MR: Concerning “A letter from Paul Éluard to his wife who is in Cadaqués with Salvador Dali,” are there any words, lines, or sections that exhibit the sorts of challenges you’re talking about? Are there pieces you would like to tinker with further? Are there moments where you wish you could whisper in the reader’s ear to help them grasp ambiguities that simply do not translate poetically?
IW: You know, this one is a relatively unambiguous poem; it has these stunning images that come across just as effectively in both languages. It does lose a little bit of rhyme though, in translation. As for wanting to whisper in the reader’s ear: yes, all the time! I particularly felt this when I first started translating. I would workshop a poem and if I got positive feedback, my reaction would so often be, “Really? How can you like this when you don’t understand this line, or you’re missing this particular wordplay?”
MR: Workshopping a translation is such a curious experience, and for just that reason. About process, then, how do you go about translating a poem? What variables speed up or slow down the process? Do you work on one poem at a time, or is your process oriented more toward an author’s body of work?
IW: I’ll usually work on several poems at a time, but hone in on one when I feel it’s really beginning to take shape. I nearly always start with a pretty fast, literal translation with little regard to the poetics of the thing or even concern for whether the sentences fully make sense. Then I’ll go back and work on a sentence level to smooth them out, and then go back again and tinker with it on an individual word level. This is where a big Polish-English dictionary and a thesaurus come into play. I look up words in the dictionary even if they’re very familiar, easy words, just to get a sense of whether there are alternate definitions that could be useful, or if there’s something I might have missed.
Once I’m happy with that, I read the poem through several times, often out loud, to get a sense of how it sounds and how the rhythm can be adapted; whether to change words to get a better assonance if necessary; where to insert rhyme if I can. This takes place over a few weeks, because I find that stepping away from a poem and coming back to it afresh later helps with smoothing it out. I tend to get lost in the nitty-gritty of synonyms or vowels or syllables, and letting the poem breathe for a few days works wonders.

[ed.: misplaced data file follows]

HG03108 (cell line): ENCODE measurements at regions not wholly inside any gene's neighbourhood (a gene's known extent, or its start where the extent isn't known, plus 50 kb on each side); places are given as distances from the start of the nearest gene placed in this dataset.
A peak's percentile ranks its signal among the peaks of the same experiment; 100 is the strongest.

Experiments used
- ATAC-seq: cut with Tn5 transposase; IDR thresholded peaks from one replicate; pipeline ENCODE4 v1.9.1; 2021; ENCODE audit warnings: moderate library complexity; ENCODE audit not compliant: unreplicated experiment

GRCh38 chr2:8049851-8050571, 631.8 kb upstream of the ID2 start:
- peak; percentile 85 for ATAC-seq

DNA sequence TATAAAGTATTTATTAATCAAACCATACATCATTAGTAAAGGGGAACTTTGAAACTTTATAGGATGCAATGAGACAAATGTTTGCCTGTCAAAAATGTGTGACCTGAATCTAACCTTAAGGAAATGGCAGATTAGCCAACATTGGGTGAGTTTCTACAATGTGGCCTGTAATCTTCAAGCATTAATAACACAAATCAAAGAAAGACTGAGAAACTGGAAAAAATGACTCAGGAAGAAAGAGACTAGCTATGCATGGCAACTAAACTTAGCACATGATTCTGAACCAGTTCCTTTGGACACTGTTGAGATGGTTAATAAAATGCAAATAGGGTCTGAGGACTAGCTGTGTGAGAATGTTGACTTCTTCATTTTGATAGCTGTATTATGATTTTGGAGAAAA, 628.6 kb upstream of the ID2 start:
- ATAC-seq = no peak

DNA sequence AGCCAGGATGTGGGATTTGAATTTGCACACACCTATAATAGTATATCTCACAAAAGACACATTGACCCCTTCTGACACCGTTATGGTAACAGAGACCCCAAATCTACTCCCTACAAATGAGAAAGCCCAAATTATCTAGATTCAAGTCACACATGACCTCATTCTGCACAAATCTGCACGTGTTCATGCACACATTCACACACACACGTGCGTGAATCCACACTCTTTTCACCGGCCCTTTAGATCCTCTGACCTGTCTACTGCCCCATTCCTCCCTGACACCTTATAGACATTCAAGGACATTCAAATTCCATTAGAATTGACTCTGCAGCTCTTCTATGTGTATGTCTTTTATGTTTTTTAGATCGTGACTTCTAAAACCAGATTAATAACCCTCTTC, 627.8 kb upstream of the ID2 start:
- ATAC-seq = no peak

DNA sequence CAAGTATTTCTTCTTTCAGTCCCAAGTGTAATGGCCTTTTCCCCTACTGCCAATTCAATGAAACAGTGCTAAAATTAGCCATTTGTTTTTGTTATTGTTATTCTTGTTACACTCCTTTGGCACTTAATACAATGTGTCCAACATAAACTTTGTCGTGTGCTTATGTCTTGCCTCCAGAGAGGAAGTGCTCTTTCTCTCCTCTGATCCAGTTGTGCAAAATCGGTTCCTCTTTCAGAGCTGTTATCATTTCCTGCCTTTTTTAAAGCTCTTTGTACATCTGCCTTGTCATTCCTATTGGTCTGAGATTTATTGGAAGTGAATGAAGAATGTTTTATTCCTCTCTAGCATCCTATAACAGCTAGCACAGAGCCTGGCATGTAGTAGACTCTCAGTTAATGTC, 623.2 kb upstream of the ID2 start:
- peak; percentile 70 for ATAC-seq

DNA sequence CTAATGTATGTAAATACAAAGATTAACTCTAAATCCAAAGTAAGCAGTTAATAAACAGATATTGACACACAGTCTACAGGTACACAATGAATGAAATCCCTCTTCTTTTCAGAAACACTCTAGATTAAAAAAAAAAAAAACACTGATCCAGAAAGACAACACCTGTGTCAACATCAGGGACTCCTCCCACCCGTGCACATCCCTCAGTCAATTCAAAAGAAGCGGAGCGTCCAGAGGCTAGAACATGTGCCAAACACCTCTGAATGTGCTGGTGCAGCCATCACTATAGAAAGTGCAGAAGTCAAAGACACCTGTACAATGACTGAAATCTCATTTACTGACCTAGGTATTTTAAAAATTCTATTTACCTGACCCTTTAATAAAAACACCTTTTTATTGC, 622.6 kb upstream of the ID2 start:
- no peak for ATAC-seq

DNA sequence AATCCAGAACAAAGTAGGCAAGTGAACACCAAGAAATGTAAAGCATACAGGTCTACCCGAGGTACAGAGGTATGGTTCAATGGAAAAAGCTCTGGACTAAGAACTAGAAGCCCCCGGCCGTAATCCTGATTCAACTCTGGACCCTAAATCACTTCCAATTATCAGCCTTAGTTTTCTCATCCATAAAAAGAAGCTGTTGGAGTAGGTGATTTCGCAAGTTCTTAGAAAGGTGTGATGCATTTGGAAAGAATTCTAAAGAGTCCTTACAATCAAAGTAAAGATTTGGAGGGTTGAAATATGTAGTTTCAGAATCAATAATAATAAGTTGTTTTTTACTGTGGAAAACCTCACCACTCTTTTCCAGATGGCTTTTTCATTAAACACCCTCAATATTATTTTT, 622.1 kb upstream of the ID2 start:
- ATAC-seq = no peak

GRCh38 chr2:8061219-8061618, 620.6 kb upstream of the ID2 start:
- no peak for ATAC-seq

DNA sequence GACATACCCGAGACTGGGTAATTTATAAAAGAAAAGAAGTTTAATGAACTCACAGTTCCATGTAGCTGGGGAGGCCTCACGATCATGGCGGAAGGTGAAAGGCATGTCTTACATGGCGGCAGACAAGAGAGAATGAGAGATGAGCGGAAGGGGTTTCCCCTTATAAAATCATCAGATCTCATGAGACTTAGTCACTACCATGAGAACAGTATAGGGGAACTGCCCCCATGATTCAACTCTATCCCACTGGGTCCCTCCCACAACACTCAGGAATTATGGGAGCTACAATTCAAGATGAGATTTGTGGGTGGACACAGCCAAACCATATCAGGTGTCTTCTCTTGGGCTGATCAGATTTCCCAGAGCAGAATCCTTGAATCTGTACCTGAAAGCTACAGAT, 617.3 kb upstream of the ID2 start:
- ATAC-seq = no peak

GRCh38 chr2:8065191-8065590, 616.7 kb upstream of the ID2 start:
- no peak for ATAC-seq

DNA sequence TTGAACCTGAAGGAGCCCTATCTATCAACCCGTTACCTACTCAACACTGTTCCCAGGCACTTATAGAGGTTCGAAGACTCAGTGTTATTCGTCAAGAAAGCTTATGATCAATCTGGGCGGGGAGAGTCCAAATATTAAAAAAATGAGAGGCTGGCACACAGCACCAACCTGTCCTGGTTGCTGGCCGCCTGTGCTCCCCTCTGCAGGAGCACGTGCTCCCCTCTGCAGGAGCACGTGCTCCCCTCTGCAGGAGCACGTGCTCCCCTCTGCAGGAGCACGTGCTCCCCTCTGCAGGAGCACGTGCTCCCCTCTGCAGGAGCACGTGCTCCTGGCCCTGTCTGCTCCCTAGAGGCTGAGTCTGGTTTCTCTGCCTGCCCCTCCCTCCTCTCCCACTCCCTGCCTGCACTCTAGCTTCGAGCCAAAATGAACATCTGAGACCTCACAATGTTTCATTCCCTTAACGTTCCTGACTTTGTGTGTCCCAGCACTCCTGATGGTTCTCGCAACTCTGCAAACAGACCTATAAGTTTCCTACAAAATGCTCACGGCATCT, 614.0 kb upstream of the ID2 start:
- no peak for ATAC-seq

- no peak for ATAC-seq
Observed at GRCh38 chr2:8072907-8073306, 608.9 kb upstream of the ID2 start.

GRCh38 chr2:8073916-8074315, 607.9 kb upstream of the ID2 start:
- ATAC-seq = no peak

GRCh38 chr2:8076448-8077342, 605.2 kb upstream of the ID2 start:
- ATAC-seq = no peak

What slows down the process is what we talked about earlier—the sort of allusions or wordplay that really need to be addressed in a certain way that’s not immediately obvious. Poems with a lot of nouns, lists of things, names of trees or animals, things like that tend to go faster because those are generally pretty unambiguous.
MR: Have you ever gotten midway through your process with a given poem and decided that you cannot finish? That it simply won’t work?
IW: I have quite a few half-finished poems saved in a Word document, and I revisit them occasionally. Once in a while, I’m able to salvage one or two, but often only after not working on them for months. It’s definitely frustrating, and I can’t even really pinpoint what it is about a particular poem that makes it so stubborn, but some just really do seem so untranslatable.
MR: Is your personal writing process similar to your translation process?
IW: My personal writing process is sort of similar: I definitely have the same habit in my own writing of going back to something that’s already written and giving it a very close read on a sentence and word level. I put a lot of stock in words and rhythm in my own prose, and translating poetry has really helped me develop a voice in prose. But I also pay a lot more attention to detail when I start a first draft of my own writing, so in that sense, the beginning of the process is different.
MR: That brings us to a good note to end on. What current translation projects are you working on? What can we expect to see from you (and Anna) next?
IW: Lots of writing and translating for the foreseeable future, which I’m very happy about. I am finishing a few remaining poems from a book of Anna’s called Farbiarka (The Dye Girl), which I hope to be able to publish. She published a new book of poems in Polish last year, which I immediately fell in love with, and I’ve started translating poems from that as well. So I hope there are a lot more poems to come!
The project I’m working on now is nonfiction rooted in a particular place in Poland that’s significant to my family— about a palace, aristocracy, art, war, and family—and getting fairly close to being able to shop that around. My aunt writes a lot of poems about this place too. So in that way my translation work and my own writing are very related; it’s interesting to me to see very specific things or experiences described in her poems that maybe I’ve also written about, but differently.
MR: If the rest of Anna’s work is as striking as “A letter from Paul Éluard to his wife who is in Cadaqués with Salvador Dali” I’m sure you will have no trouble finding an eager publisher, Thank you very much for taking the time to speak with us —it truly has been a pleasure.